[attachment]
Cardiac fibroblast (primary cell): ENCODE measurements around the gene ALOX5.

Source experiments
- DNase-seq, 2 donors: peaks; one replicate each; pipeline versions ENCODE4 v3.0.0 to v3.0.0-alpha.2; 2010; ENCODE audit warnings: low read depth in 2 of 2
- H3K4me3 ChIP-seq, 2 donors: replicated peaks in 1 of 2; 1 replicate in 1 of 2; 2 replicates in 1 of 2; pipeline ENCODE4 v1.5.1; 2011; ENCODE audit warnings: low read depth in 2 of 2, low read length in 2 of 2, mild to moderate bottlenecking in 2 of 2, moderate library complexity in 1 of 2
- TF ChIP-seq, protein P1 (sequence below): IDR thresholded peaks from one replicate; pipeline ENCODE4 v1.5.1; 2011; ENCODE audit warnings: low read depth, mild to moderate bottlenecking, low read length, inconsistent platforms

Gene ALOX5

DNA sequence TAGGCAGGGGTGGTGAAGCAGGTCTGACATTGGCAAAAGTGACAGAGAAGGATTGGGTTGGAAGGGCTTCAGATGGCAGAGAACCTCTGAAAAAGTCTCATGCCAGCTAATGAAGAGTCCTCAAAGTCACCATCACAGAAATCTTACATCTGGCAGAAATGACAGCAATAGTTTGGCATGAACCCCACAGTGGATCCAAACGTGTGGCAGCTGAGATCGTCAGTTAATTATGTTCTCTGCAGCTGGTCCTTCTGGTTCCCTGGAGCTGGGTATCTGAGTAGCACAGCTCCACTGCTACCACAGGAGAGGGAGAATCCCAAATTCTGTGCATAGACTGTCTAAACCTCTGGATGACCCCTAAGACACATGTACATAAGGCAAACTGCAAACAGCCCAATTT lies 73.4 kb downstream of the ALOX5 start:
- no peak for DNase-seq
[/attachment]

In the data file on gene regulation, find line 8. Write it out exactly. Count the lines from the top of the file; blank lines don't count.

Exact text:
- no peak for DNase-seq